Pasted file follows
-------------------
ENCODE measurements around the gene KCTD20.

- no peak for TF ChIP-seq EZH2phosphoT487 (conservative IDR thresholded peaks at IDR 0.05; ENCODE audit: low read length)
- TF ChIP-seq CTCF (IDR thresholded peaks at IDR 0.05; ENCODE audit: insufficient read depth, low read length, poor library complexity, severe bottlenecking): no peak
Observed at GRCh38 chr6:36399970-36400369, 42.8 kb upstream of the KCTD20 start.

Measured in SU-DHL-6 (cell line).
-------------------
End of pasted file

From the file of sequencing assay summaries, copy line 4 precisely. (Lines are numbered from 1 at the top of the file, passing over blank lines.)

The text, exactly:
Observed at GRCh38 chr6:36399970-36400369, 42.8 kb upstream of the KCTD20 start.